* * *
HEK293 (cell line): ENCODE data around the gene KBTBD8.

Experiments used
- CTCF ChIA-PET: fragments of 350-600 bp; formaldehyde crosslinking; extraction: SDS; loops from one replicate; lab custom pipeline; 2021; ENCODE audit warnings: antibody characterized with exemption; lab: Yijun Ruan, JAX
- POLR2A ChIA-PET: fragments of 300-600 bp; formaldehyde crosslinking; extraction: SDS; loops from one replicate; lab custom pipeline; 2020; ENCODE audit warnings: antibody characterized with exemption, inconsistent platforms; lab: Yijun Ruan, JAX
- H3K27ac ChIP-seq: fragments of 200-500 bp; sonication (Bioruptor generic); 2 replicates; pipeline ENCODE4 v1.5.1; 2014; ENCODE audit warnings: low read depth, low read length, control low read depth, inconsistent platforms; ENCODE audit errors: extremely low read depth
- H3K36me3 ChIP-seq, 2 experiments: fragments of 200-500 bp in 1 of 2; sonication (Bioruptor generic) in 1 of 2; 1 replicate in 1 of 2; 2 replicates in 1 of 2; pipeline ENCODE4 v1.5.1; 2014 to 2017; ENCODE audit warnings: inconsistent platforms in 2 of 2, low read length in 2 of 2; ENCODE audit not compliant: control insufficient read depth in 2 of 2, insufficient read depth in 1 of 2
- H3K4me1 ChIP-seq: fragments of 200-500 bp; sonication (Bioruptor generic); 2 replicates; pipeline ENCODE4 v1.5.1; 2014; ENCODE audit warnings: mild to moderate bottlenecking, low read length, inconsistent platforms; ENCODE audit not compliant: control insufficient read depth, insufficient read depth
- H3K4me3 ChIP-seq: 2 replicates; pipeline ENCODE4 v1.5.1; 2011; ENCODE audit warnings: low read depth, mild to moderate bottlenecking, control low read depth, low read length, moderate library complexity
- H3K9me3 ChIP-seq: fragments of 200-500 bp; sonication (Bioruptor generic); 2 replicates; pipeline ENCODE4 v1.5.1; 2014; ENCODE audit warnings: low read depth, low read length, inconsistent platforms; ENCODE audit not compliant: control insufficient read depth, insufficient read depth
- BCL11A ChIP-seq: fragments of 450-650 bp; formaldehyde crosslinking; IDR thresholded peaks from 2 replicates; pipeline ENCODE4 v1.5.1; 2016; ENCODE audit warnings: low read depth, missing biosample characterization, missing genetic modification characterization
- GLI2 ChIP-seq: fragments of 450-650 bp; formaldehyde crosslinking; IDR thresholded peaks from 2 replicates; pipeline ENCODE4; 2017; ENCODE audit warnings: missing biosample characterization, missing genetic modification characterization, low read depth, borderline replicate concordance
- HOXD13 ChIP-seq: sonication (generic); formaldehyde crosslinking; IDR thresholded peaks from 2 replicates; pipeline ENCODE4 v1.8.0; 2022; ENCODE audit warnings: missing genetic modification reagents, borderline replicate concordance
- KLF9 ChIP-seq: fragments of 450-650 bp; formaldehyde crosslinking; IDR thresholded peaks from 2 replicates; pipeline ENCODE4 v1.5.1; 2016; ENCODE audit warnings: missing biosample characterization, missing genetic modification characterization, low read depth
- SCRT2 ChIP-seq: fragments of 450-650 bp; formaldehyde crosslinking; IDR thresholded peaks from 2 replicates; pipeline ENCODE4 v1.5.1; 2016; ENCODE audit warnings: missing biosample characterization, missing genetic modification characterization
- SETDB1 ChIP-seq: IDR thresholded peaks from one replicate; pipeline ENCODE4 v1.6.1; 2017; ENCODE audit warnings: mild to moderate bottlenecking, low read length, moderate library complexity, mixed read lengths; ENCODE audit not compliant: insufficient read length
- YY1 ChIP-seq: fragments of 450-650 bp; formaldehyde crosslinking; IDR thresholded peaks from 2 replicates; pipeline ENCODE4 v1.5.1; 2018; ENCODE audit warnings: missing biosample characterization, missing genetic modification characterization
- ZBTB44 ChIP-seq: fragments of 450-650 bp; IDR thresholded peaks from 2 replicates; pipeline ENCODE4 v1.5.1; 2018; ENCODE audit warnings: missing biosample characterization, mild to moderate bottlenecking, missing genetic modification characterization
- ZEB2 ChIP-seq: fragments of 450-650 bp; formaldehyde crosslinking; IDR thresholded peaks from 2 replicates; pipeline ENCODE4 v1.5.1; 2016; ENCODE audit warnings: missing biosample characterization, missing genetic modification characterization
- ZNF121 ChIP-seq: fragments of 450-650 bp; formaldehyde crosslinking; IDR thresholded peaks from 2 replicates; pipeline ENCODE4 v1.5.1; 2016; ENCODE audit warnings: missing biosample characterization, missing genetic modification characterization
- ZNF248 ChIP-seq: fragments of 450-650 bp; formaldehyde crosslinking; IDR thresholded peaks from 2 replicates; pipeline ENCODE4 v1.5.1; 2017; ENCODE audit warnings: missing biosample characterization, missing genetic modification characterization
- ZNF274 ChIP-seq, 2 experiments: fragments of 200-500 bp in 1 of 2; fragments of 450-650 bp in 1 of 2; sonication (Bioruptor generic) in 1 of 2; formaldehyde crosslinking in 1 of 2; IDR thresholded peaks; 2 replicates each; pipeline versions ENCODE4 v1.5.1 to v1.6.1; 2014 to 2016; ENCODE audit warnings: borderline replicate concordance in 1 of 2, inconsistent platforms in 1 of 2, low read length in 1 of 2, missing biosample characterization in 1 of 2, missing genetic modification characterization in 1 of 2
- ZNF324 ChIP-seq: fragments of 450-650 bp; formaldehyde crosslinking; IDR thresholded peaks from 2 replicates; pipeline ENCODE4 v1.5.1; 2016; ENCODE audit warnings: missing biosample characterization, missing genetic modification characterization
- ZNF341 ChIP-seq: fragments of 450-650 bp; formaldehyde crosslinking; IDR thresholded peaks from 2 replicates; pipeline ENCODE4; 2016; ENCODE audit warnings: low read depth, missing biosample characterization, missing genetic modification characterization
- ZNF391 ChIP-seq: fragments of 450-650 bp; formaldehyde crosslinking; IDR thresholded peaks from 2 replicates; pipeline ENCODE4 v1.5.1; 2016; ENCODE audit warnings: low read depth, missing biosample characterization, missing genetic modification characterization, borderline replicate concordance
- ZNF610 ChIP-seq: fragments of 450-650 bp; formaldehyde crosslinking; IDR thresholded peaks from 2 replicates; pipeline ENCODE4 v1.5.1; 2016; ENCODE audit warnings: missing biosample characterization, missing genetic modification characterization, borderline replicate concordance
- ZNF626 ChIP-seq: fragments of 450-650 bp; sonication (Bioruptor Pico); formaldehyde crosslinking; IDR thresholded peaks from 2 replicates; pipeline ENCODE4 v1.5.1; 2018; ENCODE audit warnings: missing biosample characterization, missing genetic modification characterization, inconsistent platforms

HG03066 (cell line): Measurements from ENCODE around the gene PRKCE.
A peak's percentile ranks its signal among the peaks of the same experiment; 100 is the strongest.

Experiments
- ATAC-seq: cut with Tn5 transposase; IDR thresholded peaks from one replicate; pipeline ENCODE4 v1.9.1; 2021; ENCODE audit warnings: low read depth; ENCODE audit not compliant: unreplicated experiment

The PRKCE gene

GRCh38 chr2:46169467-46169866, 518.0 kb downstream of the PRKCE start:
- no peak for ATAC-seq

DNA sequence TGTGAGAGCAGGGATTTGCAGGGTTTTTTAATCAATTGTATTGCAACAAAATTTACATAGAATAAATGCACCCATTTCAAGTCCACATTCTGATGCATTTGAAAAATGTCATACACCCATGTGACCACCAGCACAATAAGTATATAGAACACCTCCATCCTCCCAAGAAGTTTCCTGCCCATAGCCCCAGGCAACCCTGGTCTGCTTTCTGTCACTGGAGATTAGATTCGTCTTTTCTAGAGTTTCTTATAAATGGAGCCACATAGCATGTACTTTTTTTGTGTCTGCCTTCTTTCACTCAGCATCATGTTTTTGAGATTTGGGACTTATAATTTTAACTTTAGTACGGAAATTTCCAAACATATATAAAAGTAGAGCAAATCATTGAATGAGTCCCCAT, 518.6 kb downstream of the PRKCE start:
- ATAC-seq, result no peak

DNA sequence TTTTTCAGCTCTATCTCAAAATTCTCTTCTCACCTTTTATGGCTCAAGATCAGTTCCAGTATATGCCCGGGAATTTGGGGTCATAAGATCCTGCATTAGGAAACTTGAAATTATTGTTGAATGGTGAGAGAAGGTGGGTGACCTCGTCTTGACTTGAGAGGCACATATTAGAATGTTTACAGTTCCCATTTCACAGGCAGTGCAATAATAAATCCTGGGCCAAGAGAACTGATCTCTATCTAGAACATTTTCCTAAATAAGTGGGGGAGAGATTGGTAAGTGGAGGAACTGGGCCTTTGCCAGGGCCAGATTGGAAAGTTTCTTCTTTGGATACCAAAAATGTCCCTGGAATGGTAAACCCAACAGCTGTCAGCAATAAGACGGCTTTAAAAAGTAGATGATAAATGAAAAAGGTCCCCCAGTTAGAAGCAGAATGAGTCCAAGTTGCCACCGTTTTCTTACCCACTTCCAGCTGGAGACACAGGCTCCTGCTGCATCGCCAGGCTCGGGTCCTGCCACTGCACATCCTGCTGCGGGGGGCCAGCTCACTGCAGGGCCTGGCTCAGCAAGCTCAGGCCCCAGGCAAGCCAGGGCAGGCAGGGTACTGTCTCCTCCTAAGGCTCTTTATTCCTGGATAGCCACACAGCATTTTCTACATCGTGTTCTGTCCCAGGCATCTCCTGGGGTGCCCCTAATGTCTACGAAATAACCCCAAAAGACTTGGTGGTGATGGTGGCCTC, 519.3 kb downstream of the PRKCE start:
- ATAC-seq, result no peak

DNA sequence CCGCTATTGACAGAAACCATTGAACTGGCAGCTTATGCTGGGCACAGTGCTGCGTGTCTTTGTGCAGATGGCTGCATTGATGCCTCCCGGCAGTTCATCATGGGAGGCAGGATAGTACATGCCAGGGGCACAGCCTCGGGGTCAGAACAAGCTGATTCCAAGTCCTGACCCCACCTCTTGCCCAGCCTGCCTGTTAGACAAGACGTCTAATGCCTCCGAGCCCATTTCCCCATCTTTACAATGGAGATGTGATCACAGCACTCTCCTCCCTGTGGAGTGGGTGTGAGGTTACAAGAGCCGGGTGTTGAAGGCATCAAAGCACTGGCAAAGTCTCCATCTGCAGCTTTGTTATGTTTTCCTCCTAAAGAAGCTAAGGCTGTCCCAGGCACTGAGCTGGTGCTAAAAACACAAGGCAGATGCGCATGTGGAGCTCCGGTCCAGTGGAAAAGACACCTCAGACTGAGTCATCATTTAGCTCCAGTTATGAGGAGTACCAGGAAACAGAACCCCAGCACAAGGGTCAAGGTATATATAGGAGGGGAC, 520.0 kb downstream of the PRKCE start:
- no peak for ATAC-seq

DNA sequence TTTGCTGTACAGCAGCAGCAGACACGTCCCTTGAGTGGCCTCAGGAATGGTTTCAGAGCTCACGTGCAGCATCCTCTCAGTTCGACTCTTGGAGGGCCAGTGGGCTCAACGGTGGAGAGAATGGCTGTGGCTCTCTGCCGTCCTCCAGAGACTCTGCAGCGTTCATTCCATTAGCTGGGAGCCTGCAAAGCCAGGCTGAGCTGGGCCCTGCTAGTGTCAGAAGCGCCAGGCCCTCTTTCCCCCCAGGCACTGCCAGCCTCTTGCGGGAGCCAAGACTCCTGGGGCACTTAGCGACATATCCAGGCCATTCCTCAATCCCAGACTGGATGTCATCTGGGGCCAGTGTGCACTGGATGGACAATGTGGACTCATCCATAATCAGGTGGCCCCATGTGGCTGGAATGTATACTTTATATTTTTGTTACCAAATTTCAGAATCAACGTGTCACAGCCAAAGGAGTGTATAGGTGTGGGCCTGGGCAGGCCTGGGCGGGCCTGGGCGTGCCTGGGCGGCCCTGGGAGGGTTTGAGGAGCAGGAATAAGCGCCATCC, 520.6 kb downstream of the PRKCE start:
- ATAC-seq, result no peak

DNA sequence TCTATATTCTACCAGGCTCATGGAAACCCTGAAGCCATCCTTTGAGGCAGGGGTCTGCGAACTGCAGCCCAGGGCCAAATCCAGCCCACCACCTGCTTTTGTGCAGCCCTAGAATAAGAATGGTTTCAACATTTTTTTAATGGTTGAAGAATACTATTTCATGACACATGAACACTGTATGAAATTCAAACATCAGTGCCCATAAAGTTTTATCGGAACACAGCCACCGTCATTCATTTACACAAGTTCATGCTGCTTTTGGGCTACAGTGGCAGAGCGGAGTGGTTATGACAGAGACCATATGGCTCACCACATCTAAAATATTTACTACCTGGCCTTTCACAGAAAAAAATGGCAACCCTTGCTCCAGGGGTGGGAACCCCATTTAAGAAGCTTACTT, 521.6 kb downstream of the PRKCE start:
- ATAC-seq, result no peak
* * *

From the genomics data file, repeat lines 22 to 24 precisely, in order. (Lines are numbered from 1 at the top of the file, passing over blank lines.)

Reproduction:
- ZNF324 ChIP-seq: fragments of 450-650 bp; formaldehyde crosslinking; IDR thresholded peaks from 2 replicates; pipeline ENCODE4 v1.5.1; 2016; ENCODE audit warnings: missing biosample characterization, missing genetic modification characterization
- ZNF341 ChIP-seq: fragments of 450-650 bp; formaldehyde crosslinking; IDR thresholded peaks from 2 replicates; pipeline ENCODE4; 2016; ENCODE audit warnings: low read depth, missing biosample characterization, missing genetic modification characterization
- ZNF391 ChIP-seq: fragments of 450-650 bp; formaldehyde crosslinking; IDR thresholded peaks from 2 replicates; pipeline ENCODE4 v1.5.1; 2016; ENCODE audit warnings: low read depth, missing biosample characterization, missing genetic modification characterization, borderline replicate concordance